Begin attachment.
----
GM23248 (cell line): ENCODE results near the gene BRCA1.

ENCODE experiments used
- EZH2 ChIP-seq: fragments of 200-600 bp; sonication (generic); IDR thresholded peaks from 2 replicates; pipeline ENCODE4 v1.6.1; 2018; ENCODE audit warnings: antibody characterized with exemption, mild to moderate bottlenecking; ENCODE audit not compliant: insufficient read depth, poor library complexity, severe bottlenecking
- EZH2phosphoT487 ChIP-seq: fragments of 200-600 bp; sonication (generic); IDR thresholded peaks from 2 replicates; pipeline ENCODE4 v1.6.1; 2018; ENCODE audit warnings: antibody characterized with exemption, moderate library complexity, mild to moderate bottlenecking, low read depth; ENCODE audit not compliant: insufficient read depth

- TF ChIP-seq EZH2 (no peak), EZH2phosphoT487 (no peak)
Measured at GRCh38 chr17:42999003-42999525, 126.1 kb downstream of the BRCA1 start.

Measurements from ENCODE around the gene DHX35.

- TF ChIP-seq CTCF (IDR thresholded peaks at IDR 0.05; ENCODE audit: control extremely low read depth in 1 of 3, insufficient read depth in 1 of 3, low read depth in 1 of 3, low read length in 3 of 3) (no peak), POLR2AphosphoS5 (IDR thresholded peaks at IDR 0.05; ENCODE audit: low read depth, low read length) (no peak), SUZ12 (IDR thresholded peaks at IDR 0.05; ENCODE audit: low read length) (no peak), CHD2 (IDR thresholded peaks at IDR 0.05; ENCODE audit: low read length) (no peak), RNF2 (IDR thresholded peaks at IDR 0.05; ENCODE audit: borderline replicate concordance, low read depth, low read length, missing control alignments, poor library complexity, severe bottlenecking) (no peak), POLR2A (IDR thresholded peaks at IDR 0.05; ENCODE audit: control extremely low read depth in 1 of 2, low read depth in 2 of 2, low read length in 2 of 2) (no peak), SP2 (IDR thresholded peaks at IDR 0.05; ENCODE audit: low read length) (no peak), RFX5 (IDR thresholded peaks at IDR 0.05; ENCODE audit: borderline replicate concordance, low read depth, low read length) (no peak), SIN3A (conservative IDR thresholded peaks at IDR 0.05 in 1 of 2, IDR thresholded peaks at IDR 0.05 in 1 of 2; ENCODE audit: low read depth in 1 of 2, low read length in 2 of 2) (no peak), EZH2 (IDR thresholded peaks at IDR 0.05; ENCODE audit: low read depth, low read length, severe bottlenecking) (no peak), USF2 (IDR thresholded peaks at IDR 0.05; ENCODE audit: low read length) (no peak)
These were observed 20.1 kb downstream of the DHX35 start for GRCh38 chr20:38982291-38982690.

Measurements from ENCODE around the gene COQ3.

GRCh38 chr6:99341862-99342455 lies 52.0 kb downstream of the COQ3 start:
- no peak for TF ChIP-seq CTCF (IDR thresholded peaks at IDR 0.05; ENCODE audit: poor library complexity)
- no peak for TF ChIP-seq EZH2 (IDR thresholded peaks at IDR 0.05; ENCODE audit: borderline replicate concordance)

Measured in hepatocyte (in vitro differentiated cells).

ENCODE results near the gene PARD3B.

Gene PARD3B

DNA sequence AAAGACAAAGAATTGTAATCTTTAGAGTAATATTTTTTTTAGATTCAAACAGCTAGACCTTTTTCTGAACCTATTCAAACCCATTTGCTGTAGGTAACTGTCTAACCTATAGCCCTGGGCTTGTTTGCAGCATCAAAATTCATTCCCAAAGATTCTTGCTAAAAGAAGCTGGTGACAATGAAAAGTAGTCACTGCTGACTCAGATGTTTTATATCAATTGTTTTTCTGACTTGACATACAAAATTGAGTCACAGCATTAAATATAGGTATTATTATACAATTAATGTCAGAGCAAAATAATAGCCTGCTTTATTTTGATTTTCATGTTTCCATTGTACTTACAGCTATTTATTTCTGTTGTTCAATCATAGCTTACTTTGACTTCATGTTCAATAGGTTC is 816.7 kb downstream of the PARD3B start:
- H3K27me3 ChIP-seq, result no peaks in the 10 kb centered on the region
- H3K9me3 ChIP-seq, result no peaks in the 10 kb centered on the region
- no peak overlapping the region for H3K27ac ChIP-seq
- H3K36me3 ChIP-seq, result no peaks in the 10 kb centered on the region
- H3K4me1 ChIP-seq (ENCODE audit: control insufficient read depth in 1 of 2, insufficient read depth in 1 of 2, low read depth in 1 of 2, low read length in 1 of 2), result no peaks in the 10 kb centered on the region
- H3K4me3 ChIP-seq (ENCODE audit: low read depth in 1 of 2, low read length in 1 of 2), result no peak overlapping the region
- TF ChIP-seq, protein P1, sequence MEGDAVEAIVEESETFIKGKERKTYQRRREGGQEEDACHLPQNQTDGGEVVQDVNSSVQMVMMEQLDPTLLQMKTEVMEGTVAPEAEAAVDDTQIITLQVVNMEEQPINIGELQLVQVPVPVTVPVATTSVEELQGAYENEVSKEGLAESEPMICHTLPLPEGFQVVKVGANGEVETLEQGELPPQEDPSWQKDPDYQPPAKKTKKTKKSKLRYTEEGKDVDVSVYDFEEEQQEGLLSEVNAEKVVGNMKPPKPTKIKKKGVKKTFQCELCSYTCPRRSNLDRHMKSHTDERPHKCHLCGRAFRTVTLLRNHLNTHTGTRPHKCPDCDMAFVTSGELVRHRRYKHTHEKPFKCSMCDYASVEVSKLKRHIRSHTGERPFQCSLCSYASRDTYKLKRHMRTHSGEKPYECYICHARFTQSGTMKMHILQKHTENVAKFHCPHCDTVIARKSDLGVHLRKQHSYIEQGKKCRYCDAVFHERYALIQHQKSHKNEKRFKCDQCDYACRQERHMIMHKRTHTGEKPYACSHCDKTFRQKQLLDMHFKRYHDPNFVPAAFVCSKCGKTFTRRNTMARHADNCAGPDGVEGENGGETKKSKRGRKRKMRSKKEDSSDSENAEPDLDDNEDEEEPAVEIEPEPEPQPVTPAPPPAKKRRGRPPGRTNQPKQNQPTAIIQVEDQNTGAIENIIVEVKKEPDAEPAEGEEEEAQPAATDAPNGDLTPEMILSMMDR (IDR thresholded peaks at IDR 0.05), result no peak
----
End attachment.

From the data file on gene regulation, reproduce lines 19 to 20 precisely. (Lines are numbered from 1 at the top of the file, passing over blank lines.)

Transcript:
- H3K9me3 ChIP-seq, result no peaks in the 10 kb centered on the region
- no peak overlapping the region for H3K27ac ChIP-seq